Now, a couple of generations after Moses, the Israelites ' still have difficulties following the leader. God raises judges to deliver the people, but the people don't want to follow the judges. They might change their behavior for a little while, but before long, they were up to their old behavior. They want to go their own way, to pursue their lusts and desires. It is interesting that the people are so resistant to submitting to the leadership that God provides, and yet they are quick to give submission—gladly—to idols of their own choosing. It isn't a simple matter of rebellion against authority; the people submit to the authority of false gods, even as they shake off the yoke of the one who has delivered them repeatedly. As the Israelites fight submission to God's will through the direction of the leaders that God had raised up, the result is that they end up under a much worse oppression—foreign rule.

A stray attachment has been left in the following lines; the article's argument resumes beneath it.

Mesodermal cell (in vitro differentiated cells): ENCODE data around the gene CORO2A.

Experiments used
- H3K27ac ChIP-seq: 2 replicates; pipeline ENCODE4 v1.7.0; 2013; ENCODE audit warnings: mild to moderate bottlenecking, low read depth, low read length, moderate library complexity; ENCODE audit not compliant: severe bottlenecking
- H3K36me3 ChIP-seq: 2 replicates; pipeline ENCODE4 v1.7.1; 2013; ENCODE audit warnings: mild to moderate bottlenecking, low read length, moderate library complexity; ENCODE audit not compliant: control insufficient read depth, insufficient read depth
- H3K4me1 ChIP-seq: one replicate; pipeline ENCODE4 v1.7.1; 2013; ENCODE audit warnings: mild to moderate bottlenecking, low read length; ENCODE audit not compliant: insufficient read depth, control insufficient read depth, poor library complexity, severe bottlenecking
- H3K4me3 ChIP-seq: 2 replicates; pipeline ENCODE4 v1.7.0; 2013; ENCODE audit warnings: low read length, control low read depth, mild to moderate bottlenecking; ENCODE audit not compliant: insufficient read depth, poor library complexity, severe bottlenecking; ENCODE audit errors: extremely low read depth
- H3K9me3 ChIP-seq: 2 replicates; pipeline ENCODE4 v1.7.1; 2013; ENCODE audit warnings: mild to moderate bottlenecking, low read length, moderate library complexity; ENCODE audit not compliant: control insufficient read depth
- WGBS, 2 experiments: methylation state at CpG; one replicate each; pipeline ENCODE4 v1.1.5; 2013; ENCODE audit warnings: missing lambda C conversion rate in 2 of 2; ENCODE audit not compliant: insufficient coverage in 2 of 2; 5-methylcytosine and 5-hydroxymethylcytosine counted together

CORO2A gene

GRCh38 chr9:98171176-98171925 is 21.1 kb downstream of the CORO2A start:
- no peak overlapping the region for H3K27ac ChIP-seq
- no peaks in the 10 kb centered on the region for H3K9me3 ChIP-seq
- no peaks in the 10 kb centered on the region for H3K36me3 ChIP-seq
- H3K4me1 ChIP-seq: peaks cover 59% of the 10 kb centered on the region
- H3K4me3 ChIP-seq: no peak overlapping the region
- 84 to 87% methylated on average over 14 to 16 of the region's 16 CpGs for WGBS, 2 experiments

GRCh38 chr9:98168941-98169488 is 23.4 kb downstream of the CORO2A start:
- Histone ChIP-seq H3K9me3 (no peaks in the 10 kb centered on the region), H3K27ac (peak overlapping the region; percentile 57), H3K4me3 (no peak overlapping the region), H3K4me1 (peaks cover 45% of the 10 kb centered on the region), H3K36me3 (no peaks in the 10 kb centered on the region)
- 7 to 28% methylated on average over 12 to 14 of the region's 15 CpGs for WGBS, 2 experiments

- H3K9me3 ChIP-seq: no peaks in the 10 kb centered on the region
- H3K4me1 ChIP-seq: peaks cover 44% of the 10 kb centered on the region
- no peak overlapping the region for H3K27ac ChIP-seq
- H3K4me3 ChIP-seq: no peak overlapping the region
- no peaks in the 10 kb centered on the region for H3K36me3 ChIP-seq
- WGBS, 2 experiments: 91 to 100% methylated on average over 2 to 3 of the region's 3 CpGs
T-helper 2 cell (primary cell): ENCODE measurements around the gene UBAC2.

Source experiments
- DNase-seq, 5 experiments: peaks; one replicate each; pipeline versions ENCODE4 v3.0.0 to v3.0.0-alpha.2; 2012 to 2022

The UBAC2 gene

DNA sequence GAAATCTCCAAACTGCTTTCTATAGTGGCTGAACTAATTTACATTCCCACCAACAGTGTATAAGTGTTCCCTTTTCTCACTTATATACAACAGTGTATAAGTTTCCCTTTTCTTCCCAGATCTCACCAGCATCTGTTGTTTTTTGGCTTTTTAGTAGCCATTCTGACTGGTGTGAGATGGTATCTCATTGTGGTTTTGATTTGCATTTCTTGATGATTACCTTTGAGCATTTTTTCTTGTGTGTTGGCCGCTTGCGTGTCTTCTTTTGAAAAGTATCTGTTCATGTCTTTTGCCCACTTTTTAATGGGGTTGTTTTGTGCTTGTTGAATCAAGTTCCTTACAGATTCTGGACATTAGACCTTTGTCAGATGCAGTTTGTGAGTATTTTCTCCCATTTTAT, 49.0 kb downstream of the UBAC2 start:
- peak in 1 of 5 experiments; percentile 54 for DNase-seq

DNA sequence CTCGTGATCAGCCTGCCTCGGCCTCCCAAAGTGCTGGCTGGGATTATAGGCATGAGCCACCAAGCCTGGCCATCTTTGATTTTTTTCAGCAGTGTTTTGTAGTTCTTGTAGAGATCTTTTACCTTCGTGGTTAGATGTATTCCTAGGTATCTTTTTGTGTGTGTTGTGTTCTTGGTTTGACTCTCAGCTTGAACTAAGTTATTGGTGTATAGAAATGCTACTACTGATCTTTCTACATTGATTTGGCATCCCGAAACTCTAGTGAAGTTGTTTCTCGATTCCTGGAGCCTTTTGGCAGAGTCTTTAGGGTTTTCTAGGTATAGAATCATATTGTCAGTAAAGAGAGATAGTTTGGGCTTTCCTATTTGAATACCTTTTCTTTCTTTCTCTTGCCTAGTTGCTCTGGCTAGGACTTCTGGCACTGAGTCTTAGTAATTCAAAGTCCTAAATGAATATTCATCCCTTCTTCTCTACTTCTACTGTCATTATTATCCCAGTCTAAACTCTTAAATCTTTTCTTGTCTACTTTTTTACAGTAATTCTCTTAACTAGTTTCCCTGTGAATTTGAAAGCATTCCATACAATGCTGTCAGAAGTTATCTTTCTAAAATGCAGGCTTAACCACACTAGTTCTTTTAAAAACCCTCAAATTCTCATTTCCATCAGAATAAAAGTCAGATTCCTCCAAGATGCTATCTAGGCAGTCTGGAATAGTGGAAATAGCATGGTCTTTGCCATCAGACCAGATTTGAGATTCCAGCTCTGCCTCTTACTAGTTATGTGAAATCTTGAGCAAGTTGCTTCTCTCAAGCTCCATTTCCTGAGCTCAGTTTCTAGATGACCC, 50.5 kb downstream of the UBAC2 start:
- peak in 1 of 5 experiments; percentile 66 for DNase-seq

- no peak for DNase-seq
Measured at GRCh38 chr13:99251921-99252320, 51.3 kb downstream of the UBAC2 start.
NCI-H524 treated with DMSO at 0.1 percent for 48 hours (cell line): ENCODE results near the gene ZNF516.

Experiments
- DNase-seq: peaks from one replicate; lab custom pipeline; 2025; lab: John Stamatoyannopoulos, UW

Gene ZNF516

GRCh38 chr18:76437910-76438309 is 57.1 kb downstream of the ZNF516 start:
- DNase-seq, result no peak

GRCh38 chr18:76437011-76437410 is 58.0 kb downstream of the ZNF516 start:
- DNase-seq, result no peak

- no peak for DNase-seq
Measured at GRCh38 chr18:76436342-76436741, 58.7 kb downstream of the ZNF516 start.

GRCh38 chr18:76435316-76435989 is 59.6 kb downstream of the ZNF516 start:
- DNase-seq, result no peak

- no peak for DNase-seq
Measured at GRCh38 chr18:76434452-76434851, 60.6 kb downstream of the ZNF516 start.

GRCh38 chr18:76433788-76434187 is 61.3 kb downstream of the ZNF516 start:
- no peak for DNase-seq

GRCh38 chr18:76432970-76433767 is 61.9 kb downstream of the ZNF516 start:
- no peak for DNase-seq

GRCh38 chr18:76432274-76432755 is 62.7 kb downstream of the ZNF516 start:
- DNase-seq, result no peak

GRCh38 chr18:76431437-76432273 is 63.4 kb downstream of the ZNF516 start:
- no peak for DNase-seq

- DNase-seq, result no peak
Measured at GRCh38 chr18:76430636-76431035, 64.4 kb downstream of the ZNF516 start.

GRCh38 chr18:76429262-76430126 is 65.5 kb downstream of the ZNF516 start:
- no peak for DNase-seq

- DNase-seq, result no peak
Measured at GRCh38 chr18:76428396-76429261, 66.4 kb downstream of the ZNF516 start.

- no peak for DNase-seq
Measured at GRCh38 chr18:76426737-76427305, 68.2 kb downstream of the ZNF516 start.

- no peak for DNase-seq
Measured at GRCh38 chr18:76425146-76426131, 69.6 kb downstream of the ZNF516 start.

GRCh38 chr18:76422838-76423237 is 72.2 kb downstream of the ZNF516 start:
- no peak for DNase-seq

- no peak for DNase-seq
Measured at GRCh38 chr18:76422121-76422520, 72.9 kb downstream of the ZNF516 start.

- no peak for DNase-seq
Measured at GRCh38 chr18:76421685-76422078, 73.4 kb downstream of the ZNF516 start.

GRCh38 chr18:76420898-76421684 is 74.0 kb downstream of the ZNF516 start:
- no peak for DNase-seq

We may not make idols out of wood or worship the Baals and Astartes, but many things in our world call us to devotion. The people of Israel were reminded repeatedly that the God of their ancestors had brought them out of Egypt. They lived with the call, "Love the LORD your God with all your heart, and with all your soul, and with all your might." Like the people of Israel, we do not do this well because we allow these words to become background noise to the other demands on our life. The desires that lead us away from a grateful relationship with God are like a slippery slope. The more out of practice in worshiping God we are, the easier it is for us to neglect God's claims on our lives.